“Parasite” Review

We saw this on the strength of the trailer – and after the outstanding Giri/Haji I was in the mood for more Northeast Asian noir. Parasite then went and bagged the best film Oscar which is presumably why at 5.15 on a Wednesday for a foreign language film we didn’t, alas, have the cinema to ourselves.

I’m not sure have given it the best pic gong – of the nominees I’ve seen, I’d certainly have said 1917 was a better film. That’s not to say Parasite is bad film – it isn’t – and it starts out very strongly with the son of an unemployed family gaining a foothold in service to a very affluent household. The opening, a hunt for a wifi signal, a powerful reminder of the poverty trap as they try to access a WhatsApp message that may contain a job opening.

The film takes a twist midway – just as it seems to be going more “cuckoo” than “parasite” but I found myself struggling to interpret the patterns within the somewhat random and sudden escalation of violence towards the end.

“She’s rich, but still nice.”
“Not ‘rich, but still nice.’ She’s nice because she’s rich. Hell, if I had all this money. I’d be nice, too!”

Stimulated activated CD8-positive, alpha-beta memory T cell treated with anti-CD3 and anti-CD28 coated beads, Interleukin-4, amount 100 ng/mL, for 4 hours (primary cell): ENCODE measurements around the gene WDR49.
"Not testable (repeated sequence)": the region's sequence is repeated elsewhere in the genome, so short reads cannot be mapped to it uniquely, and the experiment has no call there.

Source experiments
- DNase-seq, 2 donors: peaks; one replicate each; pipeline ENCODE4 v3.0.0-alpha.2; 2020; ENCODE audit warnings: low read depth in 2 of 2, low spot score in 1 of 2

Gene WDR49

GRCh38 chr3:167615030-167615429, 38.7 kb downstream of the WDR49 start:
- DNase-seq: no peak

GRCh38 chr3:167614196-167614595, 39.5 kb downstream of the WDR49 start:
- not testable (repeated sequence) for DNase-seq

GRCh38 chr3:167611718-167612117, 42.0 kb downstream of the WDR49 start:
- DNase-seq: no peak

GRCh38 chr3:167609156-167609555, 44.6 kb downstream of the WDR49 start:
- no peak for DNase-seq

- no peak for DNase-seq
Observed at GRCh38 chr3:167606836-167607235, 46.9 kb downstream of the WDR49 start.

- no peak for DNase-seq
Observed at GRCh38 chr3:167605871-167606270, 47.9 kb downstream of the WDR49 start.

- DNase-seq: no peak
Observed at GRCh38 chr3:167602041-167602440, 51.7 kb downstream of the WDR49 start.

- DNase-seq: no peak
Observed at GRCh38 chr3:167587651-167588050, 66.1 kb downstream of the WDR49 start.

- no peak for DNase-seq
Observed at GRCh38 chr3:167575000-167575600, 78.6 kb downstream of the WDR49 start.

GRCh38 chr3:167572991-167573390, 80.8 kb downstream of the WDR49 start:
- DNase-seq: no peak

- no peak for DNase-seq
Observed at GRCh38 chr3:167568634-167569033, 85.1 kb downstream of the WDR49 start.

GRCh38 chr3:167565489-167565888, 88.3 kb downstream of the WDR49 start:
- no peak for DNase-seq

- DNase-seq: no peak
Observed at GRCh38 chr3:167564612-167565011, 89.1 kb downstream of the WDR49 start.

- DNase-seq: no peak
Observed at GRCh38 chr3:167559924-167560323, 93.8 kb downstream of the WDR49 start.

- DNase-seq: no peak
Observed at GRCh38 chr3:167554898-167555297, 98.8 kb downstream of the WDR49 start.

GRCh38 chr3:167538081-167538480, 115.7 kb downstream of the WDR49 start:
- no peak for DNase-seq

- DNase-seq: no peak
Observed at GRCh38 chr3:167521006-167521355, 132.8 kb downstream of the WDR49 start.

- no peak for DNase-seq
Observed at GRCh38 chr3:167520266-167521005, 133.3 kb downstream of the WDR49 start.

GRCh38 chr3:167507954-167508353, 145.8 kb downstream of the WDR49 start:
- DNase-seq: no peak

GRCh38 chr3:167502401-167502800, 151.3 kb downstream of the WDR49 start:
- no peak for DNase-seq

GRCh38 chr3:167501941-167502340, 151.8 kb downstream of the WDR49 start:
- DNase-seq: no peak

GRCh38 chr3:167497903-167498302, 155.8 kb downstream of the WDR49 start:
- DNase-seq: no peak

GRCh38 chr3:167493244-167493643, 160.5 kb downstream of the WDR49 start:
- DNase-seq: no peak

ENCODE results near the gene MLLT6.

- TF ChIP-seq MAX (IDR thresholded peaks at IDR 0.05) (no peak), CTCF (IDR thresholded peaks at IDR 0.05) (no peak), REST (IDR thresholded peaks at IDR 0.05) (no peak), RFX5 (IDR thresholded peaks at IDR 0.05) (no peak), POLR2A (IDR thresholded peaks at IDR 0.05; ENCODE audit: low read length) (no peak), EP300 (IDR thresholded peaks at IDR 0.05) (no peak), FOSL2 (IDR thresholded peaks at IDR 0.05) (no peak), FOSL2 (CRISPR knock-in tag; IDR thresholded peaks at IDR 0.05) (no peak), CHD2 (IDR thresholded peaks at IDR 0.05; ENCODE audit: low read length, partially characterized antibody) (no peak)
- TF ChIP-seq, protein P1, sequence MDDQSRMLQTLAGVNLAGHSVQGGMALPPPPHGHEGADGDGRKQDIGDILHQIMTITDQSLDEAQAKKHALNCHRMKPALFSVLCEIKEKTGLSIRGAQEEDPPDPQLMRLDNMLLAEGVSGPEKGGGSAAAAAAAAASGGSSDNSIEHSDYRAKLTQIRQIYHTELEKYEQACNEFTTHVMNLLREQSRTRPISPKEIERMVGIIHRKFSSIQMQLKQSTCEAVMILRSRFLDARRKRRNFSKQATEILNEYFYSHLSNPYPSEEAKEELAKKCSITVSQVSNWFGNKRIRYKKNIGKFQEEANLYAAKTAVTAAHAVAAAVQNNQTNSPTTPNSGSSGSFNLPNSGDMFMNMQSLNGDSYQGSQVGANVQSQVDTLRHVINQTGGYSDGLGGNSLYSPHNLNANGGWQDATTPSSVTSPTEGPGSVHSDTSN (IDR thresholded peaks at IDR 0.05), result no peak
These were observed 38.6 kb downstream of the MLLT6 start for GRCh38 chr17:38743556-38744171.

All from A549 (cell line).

Whilst it’s hard not to feel some sympathy for the parasitic family, it’s equally hard to feel any admiration for most of them – the exception being the daughter Ki-jung whose confidence in her undeniable abilities reflects a cunning combined with an alluring unscrupulousness.

If this gets anywhere near to being a neo-noir, then she is the nearest thing in the film to a femme fatale, even though she is not the one who is using her sexual allure (it’s her brother who takes advantage in that department).

Despite its flaws, it’s a compelling film (subtlety in satire is often over-rated, I think!) beautifully shot with some superb imagery, and well worth seeing even if there are better best picture nominees!

About Simon Wood

Lecturer in medical education, lapsed mathematician, Doctor Who fan and garden railway builder. See simonwood.info for more...

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